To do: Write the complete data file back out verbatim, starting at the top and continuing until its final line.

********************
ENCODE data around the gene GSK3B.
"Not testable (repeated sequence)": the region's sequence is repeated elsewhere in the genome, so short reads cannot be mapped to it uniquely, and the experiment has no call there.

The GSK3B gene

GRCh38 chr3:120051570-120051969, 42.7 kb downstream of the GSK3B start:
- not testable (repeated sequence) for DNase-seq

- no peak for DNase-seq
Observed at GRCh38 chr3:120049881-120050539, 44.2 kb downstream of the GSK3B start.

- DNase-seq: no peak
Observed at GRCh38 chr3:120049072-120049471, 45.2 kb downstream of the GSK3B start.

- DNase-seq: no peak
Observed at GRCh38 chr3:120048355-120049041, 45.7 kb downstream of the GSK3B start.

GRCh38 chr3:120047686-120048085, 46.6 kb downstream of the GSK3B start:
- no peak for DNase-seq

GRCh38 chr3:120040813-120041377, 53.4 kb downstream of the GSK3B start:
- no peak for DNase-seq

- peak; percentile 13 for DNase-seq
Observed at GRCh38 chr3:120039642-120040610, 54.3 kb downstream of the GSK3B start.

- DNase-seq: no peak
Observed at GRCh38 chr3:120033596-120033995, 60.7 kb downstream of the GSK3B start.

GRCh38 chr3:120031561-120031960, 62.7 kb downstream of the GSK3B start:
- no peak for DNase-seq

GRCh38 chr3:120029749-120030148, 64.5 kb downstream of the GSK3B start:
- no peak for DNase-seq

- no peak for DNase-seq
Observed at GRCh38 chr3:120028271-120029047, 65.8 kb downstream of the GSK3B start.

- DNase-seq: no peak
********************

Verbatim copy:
ENCODE data around the gene GSK3B.
"Not testable (repeated sequence)": the region's sequence is repeated elsewhere in the genome, so short reads cannot be mapped to it uniquely, and the experiment has no call there.

The GSK3B gene

GRCh38 chr3:120051570-120051969, 42.7 kb downstream of the GSK3B start:
- not testable (repeated sequence) for DNase-seq

- no peak for DNase-seq
Observed at GRCh38 chr3:120049881-120050539, 44.2 kb downstream of the GSK3B start.

- DNase-seq: no peak
Observed at GRCh38 chr3:120049072-120049471, 45.2 kb downstream of the GSK3B start.

- DNase-seq: no peak
Observed at GRCh38 chr3:120048355-120049041, 45.7 kb downstream of the GSK3B start.

GRCh38 chr3:120047686-120048085, 46.6 kb downstream of the GSK3B start:
- no peak for DNase-seq

GRCh38 chr3:120040813-120041377, 53.4 kb downstream of the GSK3B start:
- no peak for DNase-seq

- peak; percentile 13 for DNase-seq
Observed at GRCh38 chr3:120039642-120040610, 54.3 kb downstream of the GSK3B start.

- DNase-seq: no peak
Observed at GRCh38 chr3:120033596-120033995, 60.7 kb downstream of the GSK3B start.

GRCh38 chr3:120031561-120031960, 62.7 kb downstream of the GSK3B start:
- no peak for DNase-seq

GRCh38 chr3:120029749-120030148, 64.5 kb downstream of the GSK3B start:
- no peak for DNase-seq

- no peak for DNase-seq
Observed at GRCh38 chr3:120028271-120029047, 65.8 kb downstream of the GSK3B start.

- DNase-seq: no peak